For most of us these days, our smartphone acts as an extension of our hand. And we may spend hours each day looking at a computer screen. All of this technology can be great for productivity, but not so much for our bodies.
According to a 2016 Nielson Company report, adults in the United States spend more than 10 hours each day using some form of technology — from tablets to smartphones to computers to TV. Of that time, adults who have smartphones spend more than an hour and half using them to consume media.
All of that time spent looking at screens adds up to a good bit of wear and tear on the body. Probably more than you’d expect.
Let’s take a look at three common conditions that are caused, at least in part, due to technology use.
- Text neck. Think about your posture and your body movements when you’re texting on your smartphone. It’s just about the complete opposite from what we’d call “good posture.”
When you’re using a handheld device like a cell phone or tablet, you typically lean forward and hunch up your shoulders. Because your neck and shoulders are angled oddly, your entire upper body is strained.
So, what can you do to ease the strain? Well, it’s a good rule of thumb to look away from your device at least every five minutes. You can also try to improve your posture while texting by bringing the phone up to eye level, rather than looking down at it.
- Smartphone thumb. You’re probably super familiar with the typical way you hold your smartphone in your hand. Using the same gripping motion to text or hold your phone repeatedly can lead to painful thumb issues.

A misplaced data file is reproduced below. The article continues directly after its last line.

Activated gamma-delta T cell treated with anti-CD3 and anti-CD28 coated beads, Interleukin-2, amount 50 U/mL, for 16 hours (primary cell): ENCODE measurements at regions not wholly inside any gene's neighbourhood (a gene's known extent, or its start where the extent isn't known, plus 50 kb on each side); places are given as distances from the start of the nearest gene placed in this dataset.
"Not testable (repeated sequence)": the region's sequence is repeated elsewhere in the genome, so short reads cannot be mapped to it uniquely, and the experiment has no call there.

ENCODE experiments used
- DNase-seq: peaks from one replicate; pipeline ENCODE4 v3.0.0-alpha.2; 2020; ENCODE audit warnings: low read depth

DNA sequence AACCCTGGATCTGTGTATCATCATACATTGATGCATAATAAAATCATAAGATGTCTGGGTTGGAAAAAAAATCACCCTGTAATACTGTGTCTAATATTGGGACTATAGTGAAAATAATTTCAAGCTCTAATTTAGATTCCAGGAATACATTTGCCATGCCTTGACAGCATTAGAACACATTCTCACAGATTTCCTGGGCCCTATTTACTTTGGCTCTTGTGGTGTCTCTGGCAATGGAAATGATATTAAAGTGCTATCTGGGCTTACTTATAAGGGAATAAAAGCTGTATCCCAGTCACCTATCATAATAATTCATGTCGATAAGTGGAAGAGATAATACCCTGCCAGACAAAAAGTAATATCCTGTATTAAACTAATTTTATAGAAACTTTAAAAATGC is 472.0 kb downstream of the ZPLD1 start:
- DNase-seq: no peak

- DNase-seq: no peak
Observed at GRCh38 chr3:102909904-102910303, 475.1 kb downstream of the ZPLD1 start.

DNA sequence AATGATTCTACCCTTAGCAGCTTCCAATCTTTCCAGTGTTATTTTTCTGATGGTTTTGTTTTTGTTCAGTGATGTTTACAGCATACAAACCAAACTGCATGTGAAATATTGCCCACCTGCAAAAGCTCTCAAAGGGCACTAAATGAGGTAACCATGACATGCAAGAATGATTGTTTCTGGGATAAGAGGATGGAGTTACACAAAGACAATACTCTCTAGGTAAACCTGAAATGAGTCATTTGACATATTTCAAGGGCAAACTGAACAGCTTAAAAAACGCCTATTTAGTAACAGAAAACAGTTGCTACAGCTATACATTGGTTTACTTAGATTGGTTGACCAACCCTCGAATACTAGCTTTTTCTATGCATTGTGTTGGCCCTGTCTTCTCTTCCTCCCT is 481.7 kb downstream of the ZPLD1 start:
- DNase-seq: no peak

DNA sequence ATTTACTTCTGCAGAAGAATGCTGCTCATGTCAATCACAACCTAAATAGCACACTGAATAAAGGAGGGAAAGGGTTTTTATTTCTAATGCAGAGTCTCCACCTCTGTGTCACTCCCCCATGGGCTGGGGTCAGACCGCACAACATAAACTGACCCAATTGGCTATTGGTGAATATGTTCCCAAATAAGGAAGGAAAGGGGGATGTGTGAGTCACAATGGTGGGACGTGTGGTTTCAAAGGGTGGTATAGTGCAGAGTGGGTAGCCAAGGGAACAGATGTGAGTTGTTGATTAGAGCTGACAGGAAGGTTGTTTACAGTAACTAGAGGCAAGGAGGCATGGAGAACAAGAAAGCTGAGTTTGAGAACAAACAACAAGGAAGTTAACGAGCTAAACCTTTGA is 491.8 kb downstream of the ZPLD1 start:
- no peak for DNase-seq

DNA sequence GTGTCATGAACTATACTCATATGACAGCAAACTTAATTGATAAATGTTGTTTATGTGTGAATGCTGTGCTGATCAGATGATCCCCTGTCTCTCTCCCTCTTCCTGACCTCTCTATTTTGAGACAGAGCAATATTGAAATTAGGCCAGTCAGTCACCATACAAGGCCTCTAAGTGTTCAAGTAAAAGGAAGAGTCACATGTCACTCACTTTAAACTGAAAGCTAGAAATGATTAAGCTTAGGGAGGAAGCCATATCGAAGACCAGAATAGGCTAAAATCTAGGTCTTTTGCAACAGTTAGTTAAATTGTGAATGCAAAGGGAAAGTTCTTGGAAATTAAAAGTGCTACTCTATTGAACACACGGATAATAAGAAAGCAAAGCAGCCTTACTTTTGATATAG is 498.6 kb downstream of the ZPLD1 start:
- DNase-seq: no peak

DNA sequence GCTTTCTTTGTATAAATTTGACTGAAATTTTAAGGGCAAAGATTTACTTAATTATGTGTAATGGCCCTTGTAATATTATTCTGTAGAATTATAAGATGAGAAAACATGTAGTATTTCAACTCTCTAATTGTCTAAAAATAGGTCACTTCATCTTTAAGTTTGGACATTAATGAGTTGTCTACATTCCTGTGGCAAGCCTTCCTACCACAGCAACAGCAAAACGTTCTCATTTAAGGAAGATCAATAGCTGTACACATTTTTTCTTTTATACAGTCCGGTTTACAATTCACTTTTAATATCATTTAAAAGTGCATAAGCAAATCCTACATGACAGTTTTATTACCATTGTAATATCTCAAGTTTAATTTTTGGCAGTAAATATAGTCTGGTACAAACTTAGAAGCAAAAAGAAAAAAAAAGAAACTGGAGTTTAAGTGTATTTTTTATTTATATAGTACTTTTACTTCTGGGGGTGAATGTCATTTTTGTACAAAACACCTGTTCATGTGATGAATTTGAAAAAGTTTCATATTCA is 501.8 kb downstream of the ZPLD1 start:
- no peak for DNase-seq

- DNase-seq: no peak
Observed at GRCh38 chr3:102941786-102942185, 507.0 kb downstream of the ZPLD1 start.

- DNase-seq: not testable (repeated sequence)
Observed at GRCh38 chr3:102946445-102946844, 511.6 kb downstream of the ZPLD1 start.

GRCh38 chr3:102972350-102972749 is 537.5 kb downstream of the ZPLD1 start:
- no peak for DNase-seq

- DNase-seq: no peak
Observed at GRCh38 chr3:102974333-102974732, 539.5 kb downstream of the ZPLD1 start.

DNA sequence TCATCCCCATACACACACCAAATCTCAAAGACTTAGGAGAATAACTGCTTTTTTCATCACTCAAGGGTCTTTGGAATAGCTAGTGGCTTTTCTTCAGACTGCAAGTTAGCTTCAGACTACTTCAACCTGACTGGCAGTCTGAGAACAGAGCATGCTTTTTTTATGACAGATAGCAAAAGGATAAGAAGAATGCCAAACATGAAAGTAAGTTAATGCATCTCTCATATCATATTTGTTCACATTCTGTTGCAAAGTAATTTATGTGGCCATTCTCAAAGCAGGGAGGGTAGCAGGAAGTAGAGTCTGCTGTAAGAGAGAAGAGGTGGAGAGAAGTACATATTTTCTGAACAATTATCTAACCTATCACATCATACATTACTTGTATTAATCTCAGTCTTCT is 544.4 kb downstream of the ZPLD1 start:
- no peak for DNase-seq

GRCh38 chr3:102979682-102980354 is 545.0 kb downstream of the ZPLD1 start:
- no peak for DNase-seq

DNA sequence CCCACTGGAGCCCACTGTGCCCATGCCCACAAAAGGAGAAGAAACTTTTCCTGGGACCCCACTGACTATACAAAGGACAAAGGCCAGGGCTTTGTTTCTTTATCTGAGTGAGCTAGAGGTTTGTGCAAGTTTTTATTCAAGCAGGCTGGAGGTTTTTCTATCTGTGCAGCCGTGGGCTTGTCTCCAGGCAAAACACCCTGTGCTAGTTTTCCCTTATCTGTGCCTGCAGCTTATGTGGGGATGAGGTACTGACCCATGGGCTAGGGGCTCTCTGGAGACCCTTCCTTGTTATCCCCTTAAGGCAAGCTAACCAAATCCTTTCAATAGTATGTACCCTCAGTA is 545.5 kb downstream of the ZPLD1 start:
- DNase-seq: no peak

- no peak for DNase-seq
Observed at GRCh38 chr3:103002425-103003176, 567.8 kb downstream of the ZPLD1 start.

Smartphone thumb is actually tendinitis of the thumb, which historically was really only seen in factory workers. Today, it’s much more common.
So, what can you do to prevent it? Try to alternate the finger you use when texting instead of always relying on your thumb. If you can, use the voice-to-text feature to give your fingers a break.
- Cubital tunnel syndrome. While your fingers may take the brunt of the punishment from smartphone use, your wrists can also be affected by technology.
When you spend time with your arm bent to use a computer mouse or resting your elbows on your desk, you can develop cubital tunnel syndrome. This condition leads to numbness and tingling in the ring and small fingers of the hand, along with soreness inside the elbow.
So, what can you do to avoid this condition? Use padding between your elbow/arm and any hard surface. Avoid positions that keep your elbow flexed awkwardly for any length of time.
The best thing you can do to avoid technology aches and pains is to limit the use of devices whenever possible. It’s not always possible to avoid technology, but when it is, step away from it for a little bit. Your body will benefit.
Dealing with technology aches and pains that need a doctor’s attention? Find one here.